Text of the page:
To find well-be­ing

The Jewish Chronicle - - LIFE -

Pun­dits every­where com­pete to drown us in worry. We should worry that as the world ac­cel­er­ates in com­plex­ity and in­for­ma­tion, it is ever more frac­tured and an­guished. I re­ceived a di­ag­no­sis of can­cer last year; if I were to lis­ten to the broad­casts, the con­sci­en­tious thing to do would be to worry more in­tensely. Grate­fully, on oc­ca­sion some­thing or some­one calms us down and re­turns us to san­ity.

I have a few books in my li­brary that demon­strate there is no value in things be­ing com­pli­cated when they can be made sim­ple. They are for me a type of sec­u­lar scrip­ture. Here is one that ex­plains 20th-cen­tury physics us­ing no maths above fifth grade. With a few house­hold items — a slit of pa­per, a torch, a rub­ber band — the mys­ter­ies of space, time, and grav­ity are re­vealed.

When I peek into the un­der­ly­ing whole­ness of things, I am in­vited not to worry. I wanted to ar­tic­u­late a path to well-be­ing that would, in its ar­tic­u­la­tion, pro­vide a vis­ceral ex­pe­ri­ence of what it is point­ing to. Ac­cord­ing to Socrates, we are at ev­ery mo­ment seek­ing the good.

I wanted to de­liver the teach­ing on well-be­ing clearly, with brevity, and avoid jar­gon. For me, writ­ing with­out jar­gon is a process of say­ing, then un­say­ing, then re­say­ing an idea that won’t sit still. A word calls for more words to pin it down. This con­tin­ues un­til past bed­time, and there the com­pli­cated words lie, un­said and un­truth­ful. By con­trast, images have a forthright­ness and sta­bil­ity all their own.

I dis­cov­ered that images may some­times travel a less com­pli­cated path than words to the heart of un­der­stand­ing. The images pre­serve the sim­plic­ity in the teach­ing. When pic­tures and words are sparse, the reader fills in the blanks. I think of the clever joke, wherein the pa­tient looks up from the ink blots to ask: “Who is Mr Rorschach, and why does he paint all th­ese pic­tures of my par­ents fight­ing?” Of course, the world is it­self a Rorschach upon which we cast our fan­tas­tic sto­ries.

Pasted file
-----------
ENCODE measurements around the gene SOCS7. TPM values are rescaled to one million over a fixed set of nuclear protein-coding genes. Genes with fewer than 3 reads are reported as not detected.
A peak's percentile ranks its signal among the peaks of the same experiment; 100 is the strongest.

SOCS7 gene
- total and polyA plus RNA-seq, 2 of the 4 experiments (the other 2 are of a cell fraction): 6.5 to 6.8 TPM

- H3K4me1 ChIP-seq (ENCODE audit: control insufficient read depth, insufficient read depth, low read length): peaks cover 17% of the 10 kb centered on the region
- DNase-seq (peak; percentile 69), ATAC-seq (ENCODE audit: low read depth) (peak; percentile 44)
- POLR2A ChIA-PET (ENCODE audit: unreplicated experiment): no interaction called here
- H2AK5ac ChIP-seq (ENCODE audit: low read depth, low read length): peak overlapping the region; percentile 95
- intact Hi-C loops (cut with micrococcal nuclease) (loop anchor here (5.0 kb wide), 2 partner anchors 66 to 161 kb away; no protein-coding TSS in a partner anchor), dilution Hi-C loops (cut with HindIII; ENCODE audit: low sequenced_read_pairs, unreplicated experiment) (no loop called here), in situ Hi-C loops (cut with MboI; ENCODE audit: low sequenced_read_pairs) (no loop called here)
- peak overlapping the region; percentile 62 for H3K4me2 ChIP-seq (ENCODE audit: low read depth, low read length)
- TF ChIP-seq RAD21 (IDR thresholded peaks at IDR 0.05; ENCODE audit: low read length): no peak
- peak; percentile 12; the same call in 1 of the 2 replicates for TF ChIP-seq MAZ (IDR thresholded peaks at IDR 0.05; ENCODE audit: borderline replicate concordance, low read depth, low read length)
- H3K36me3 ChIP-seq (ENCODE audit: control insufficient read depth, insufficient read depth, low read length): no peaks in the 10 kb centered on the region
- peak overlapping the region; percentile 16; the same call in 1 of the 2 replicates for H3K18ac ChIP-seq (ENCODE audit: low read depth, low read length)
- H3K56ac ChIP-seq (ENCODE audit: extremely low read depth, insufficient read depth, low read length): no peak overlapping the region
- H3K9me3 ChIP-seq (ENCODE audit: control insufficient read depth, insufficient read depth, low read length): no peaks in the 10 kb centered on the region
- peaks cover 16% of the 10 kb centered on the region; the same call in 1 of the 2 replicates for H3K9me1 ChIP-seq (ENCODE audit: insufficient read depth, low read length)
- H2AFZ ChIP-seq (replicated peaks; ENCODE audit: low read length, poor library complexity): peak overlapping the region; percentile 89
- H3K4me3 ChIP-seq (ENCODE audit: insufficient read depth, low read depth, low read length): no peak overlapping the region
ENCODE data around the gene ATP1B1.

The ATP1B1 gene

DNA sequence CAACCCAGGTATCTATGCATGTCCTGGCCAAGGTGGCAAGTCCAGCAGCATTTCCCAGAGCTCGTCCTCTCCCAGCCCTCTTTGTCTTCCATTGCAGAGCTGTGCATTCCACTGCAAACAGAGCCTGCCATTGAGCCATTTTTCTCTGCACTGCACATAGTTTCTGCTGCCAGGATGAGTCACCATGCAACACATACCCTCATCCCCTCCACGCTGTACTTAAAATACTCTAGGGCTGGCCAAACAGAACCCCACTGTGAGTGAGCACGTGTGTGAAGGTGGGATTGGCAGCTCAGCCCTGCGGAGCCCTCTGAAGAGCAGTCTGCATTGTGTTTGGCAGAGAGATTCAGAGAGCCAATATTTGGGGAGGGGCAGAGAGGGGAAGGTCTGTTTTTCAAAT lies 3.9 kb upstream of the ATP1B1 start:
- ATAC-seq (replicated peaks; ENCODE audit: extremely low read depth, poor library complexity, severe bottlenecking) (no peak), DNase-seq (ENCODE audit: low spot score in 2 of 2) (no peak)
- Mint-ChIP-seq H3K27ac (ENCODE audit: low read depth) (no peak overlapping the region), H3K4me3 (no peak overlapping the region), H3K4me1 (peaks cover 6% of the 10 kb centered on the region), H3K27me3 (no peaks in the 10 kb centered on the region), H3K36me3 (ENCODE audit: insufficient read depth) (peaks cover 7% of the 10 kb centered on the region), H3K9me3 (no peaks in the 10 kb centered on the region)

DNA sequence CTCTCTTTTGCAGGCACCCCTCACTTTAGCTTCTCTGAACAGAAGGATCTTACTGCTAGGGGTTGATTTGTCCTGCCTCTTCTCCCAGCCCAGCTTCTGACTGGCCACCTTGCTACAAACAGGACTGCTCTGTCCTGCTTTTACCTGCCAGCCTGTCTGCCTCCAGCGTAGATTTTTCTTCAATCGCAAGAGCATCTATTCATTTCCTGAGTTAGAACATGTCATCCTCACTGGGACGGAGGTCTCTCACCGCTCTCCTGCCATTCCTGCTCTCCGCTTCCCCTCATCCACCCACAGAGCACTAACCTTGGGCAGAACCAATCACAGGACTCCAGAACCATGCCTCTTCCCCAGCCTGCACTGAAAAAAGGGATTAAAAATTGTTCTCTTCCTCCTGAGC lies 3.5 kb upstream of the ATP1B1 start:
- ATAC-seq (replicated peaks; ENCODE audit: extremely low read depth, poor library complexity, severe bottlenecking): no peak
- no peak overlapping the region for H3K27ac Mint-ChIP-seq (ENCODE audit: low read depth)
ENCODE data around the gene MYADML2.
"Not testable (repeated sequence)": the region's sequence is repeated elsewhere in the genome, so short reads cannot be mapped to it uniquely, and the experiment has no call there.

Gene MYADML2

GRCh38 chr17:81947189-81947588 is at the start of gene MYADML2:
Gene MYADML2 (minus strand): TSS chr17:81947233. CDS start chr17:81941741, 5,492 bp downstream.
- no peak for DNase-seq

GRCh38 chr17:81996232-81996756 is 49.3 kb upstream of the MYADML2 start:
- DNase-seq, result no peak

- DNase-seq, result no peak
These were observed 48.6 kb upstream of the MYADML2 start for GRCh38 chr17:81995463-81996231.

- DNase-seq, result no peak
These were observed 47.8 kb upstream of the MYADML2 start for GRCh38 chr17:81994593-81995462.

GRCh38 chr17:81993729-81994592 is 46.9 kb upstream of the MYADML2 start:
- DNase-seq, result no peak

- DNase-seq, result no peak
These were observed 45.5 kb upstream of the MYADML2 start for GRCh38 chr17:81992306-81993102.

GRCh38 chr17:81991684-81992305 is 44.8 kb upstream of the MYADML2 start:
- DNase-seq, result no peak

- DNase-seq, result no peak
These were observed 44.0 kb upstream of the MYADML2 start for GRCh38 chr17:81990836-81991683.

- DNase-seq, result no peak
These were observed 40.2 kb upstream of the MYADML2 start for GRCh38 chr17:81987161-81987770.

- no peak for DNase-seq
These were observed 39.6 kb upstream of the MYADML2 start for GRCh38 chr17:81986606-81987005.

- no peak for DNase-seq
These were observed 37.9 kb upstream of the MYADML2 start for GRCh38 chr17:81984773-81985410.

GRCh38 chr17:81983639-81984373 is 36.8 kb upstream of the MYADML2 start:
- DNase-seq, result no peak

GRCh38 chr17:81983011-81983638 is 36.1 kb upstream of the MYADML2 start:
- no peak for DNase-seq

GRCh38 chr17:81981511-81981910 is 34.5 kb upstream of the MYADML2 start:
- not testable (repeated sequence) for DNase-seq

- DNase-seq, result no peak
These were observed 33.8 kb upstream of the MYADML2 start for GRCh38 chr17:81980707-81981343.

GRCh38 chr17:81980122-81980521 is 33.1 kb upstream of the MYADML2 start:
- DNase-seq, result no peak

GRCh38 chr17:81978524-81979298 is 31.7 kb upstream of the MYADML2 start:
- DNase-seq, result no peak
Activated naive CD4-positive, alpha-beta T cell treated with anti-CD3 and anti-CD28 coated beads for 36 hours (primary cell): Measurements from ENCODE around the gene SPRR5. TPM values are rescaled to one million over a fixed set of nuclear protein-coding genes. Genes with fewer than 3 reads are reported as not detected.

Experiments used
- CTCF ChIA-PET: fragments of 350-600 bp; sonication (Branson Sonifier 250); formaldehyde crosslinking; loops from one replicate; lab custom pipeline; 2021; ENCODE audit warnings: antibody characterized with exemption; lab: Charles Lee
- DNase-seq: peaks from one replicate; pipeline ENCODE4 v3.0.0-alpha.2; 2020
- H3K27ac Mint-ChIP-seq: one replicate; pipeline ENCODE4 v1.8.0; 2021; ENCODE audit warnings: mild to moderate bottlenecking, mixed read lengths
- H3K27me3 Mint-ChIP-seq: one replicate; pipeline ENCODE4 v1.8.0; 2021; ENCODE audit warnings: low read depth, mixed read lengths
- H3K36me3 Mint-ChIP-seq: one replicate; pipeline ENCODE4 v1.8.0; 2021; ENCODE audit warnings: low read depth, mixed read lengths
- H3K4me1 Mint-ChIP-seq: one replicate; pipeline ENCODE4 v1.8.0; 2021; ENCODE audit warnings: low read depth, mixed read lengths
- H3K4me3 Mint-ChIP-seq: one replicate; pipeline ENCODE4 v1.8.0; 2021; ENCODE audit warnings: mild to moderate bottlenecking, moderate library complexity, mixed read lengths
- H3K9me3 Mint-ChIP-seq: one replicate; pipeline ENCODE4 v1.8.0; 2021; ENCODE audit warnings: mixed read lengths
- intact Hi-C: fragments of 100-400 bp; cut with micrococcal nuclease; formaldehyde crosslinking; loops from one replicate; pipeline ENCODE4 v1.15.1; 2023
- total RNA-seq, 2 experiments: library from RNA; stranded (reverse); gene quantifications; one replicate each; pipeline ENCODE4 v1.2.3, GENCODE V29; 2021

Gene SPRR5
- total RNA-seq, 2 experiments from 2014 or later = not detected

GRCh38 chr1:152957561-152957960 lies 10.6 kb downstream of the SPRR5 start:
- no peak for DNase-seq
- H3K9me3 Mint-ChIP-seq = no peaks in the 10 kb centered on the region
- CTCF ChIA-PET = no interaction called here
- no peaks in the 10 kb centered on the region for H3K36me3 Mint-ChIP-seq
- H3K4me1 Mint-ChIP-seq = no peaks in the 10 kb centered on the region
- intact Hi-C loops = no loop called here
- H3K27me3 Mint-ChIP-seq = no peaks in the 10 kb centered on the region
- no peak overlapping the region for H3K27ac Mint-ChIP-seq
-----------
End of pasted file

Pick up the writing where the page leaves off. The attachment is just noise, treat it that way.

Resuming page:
Words were revered in my fam­ily’s home. Those who were deemed to write or read well were true ath­letes. Those who ex­celled were demigods. As a child, I lum­bered through a sen­tence, bat­tling for word recog­ni­tion, scan­ning for the full stop that brought me re­lief.

On oc­ca­sions, an im­mor­tal would join the fam­ily for a meal. The house­hold would pre­pare for the fun by shoot­ing them­selves and each other out of can­nons. I re­mem­ber sit­ting in my py­ja­mas at the ta­ble with Vladimir Nabokov, half ex­pect­ing a halo around his head as he munched on green salad.

I ac­cepted but could not fathom this hi­er­ar­chy, this racket I had been born into. I de­clared my ha­tred for books and then strove to dis­guise my stu­pid­ity with in­tel­li­gence. It is an irony that in writ­ing a book on well-be­ing that teaches us to tran­scend the judg­ments about who we should be, the judg­ments’ grip is still felt; and while writ­ing a book for grown-ups, I wrote one a young per­son with a read­ing dis­or­der might en­joy. ‘The Well of Be­ing’ by Jean-Pierre Weill is pub­lished in hard­back on Novem­ber 5 (Blue­bird, £20)

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